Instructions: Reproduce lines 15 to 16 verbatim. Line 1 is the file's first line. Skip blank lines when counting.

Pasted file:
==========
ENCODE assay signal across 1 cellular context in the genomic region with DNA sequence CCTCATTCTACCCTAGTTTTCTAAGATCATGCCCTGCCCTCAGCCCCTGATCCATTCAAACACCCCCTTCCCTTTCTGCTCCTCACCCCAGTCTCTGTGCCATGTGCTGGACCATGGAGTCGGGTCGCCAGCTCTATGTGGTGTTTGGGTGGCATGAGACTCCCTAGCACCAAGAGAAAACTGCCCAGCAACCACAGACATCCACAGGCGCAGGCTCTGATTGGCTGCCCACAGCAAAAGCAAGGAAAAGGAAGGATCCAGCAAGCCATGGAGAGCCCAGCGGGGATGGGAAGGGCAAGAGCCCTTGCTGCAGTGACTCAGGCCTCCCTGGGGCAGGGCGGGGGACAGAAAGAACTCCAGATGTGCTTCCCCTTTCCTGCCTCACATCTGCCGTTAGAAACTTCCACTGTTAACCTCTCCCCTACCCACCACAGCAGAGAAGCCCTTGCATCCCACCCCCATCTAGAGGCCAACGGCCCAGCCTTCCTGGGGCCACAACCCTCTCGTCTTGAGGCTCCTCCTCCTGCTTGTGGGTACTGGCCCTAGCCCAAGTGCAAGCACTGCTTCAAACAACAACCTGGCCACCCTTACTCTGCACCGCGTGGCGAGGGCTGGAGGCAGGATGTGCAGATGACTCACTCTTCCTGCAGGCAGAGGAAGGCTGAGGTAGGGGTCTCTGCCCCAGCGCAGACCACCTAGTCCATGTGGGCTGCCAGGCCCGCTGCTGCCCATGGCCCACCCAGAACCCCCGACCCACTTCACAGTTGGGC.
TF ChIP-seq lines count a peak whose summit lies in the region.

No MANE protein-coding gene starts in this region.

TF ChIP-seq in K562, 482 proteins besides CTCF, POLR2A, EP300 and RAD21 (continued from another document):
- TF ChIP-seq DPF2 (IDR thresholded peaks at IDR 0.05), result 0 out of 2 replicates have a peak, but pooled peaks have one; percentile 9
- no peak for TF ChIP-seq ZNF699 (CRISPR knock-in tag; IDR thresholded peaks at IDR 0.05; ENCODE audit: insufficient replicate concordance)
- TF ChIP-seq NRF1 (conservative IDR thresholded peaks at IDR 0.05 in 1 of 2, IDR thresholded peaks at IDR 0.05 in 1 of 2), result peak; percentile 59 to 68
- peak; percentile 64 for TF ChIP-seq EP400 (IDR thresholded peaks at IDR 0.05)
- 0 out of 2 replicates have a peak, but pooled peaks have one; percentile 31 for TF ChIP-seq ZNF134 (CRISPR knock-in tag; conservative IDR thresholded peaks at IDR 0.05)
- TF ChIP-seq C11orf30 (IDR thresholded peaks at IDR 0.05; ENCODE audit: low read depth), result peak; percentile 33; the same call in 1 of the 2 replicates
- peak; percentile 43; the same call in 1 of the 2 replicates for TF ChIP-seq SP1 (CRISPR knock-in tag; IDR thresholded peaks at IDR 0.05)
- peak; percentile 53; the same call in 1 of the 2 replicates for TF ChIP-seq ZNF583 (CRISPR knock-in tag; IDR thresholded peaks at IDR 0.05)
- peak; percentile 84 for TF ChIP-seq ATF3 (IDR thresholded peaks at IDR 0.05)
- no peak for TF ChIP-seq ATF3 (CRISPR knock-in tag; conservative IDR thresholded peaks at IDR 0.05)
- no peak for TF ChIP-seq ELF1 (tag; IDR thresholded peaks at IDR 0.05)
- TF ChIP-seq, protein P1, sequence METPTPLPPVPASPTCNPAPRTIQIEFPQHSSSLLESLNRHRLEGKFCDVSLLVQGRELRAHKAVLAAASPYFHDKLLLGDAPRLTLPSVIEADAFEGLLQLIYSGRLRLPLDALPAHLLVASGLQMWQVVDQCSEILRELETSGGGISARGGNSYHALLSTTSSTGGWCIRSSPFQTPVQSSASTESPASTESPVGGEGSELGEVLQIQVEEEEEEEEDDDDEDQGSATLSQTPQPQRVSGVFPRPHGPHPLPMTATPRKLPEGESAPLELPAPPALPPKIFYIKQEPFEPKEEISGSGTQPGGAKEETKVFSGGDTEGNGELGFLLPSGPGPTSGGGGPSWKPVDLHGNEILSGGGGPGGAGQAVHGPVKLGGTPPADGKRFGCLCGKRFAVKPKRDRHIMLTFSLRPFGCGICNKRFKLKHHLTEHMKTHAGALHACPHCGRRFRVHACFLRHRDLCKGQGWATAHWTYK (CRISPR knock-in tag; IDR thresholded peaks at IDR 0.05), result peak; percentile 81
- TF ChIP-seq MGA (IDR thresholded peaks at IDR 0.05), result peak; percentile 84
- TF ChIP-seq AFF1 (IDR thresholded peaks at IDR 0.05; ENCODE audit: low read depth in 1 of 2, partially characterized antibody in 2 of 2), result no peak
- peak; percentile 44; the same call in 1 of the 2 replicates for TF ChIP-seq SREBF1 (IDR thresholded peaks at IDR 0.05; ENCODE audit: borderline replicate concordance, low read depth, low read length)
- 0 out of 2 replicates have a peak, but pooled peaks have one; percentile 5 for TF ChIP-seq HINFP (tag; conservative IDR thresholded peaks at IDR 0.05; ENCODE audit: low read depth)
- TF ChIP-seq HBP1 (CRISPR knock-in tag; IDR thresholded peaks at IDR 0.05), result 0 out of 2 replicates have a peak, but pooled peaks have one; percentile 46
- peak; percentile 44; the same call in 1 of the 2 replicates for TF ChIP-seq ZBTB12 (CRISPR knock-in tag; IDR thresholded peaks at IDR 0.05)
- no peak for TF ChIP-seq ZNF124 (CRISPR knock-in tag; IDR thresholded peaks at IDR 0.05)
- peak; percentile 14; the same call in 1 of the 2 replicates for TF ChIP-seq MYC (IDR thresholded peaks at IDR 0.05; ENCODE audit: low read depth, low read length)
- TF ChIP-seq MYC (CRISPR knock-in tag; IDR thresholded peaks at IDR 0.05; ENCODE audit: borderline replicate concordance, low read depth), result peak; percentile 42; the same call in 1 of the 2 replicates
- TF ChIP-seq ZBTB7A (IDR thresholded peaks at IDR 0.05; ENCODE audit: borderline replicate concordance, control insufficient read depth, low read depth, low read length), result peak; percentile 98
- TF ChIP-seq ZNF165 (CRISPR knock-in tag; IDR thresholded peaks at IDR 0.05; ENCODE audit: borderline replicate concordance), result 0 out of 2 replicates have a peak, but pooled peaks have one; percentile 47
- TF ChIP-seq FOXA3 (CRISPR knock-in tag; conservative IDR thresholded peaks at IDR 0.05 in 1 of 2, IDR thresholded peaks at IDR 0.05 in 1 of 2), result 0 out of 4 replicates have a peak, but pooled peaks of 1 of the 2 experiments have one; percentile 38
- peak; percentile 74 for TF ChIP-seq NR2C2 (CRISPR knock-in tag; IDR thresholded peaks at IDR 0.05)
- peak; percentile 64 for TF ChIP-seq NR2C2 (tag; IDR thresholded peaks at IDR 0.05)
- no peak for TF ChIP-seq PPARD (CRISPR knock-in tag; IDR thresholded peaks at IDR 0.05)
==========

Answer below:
- no peak for TF ChIP-seq ELF1 (tag; IDR thresholded peaks at IDR 0.05)
- TF ChIP-seq, protein P1, sequence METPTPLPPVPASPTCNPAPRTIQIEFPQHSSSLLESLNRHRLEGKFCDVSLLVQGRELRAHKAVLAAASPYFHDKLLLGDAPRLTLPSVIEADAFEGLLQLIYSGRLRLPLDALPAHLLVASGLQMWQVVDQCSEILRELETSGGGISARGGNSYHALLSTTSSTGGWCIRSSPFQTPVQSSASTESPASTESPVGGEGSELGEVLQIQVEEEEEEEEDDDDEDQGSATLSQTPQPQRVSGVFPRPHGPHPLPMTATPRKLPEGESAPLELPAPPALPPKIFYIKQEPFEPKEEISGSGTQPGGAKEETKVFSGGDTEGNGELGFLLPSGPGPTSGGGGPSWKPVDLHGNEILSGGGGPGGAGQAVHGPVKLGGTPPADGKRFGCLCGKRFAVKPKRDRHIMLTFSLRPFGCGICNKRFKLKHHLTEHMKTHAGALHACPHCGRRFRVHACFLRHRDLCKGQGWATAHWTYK (CRISPR knock-in tag; IDR thresholded peaks at IDR 0.05), result peak; percentile 81